LANSING, Mich. — Larry Nassar, the former Michigan State University and USA Gymnastics doctor who admitted to sexually abusing patients and possessing child pornography, has been transferred to a federal prison in Arizona.
This is following stays in Eaton County jail and most recently, the Milan Federal Correctional Institution near Ann Arbor, Mich. He was sentenced on Monday in Eaton County on sexual assault charges.
As of Saturday, Nassar is being housed at a Tucson, Arizona, prison, according to the Federal Bureau of Prisons website. His inmate number, assigned to him shortly after his federal sentencing, is 21504-040.
That facility is a high-security prison with an adjacent minimum-security satellite camp. It houses 1,387 inmates in the prison.
Other high-profile criminals at the prison include the kidnapper of Elizabeth Smart, Brian David Mitchell, and detective-turned-hit man Louis Eppolito, who worked for the mafia, according to The Arizona Republic.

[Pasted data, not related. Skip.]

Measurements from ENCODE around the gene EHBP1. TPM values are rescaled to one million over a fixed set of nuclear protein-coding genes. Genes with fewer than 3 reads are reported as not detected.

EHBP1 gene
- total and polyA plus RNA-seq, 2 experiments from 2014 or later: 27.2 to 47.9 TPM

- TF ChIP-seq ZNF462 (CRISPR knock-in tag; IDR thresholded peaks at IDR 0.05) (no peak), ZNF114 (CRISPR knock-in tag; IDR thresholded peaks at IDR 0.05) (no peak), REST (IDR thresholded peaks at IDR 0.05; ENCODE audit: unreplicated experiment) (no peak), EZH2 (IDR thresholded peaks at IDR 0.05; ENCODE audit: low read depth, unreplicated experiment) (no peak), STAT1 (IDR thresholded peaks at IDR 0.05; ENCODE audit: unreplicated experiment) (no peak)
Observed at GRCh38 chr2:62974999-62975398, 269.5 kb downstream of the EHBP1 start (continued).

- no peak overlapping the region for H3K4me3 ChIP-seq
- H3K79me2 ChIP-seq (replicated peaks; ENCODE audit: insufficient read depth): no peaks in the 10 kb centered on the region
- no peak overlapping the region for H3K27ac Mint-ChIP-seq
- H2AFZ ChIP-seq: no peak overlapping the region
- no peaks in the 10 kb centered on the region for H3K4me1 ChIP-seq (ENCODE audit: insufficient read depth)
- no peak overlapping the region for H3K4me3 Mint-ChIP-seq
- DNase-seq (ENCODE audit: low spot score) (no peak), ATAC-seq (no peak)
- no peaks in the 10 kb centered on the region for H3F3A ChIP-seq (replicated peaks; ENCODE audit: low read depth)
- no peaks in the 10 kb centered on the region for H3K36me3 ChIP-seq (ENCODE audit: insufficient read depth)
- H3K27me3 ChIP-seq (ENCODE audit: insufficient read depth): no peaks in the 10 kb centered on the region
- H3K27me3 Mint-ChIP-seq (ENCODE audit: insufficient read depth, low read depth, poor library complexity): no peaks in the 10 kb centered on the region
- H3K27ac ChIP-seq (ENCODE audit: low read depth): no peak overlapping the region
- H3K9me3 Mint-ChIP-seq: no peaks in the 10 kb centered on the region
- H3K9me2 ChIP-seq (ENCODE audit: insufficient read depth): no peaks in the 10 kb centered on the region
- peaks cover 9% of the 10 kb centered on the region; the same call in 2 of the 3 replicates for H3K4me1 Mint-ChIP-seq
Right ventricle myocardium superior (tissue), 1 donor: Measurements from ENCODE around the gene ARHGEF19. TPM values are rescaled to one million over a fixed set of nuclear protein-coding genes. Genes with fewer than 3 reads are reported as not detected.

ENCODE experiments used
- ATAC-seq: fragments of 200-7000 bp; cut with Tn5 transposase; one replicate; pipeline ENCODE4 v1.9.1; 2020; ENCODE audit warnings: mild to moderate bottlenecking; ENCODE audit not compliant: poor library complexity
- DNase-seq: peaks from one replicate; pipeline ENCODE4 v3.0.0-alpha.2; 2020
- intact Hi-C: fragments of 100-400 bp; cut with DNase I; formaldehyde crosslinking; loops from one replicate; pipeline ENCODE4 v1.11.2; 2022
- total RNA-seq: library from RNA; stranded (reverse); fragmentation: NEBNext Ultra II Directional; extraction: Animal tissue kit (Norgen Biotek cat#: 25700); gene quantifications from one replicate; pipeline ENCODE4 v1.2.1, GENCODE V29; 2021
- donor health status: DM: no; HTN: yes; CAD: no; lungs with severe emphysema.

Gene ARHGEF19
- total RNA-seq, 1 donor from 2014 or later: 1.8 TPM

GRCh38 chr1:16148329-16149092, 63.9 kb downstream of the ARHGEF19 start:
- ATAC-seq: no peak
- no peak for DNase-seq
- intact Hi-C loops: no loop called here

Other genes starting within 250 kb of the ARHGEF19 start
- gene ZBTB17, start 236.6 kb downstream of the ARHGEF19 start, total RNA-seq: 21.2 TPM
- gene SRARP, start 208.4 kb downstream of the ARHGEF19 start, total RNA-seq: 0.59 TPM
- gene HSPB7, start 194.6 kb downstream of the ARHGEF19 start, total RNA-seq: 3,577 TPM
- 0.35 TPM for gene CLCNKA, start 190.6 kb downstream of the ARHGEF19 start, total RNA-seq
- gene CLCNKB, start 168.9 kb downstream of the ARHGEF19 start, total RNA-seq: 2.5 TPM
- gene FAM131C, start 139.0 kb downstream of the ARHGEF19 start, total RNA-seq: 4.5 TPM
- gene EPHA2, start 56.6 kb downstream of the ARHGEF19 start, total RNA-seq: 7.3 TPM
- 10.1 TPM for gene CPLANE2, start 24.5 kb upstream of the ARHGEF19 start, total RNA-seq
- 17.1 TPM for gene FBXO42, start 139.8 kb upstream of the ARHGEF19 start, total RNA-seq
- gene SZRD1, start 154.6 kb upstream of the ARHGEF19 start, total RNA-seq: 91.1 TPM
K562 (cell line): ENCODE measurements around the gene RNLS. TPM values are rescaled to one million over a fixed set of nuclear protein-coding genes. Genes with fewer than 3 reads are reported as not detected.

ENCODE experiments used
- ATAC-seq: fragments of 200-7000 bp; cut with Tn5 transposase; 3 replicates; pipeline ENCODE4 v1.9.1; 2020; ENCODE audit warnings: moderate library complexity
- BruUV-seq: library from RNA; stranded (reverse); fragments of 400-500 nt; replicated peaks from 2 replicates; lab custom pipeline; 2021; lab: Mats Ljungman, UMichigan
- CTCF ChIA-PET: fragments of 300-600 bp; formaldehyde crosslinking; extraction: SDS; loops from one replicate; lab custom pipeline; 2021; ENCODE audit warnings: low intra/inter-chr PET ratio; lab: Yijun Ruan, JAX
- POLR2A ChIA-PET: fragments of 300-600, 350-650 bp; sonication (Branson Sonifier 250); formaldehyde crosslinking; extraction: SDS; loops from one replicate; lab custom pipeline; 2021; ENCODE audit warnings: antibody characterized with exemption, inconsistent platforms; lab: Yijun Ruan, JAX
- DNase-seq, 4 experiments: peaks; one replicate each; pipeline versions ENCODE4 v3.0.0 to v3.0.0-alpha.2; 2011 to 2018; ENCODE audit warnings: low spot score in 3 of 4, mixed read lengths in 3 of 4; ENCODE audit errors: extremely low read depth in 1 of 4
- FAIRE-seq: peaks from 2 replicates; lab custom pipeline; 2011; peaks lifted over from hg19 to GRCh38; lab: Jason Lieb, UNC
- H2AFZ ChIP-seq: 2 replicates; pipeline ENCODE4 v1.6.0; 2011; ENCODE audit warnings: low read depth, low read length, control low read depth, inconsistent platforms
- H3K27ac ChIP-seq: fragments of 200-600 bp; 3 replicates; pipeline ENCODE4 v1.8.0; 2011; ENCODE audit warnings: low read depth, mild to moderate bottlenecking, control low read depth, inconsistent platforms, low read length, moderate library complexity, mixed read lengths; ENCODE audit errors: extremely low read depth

Experts have said that Nassar would likely be headed to a medium-security or high-security prison.
Nassar is serving a 60-year federal prison sentence for three child pornography convictions. He pleaded guilty to those charges in July.
In November, Nassar began pleading guilty to sexual assault charges in state courts, all but one of the 10 charges related to sexual abuse of female patients.
Ingham County Judge Rosemarie Aquilina sentenced Nassar in January to 40 to 175 years in prison on seven sexual assault charges. Eaton County Judge Janice Cunningham sentenced him on Feb. 5 to 40 to 125 years in prison on three sexual assault charges.
He must serve the entirety of his federal sentence before he can serve his state sentences.
Nassar worked at Michigan State University and with USA Gymnastics for decades.
Since September 2016, when the Indianapolis Star detailed sexual assault allegations against Nassar, more than 260 women and girls have told law enforcement that Nassar sexually abused them.
His seven-day sentencing hearing in Ingham County, which included 156 victim-impact statements, drew international attention and pushed Nassar's crimes and connections to MSU and USA Gymnastics into the spotlight in a way they hadn't been previously.
Here’s a timeline of Nassar’s decades-long career and the allegations against him.
Follow Matt Mencarini on Twitter: @MattMencarini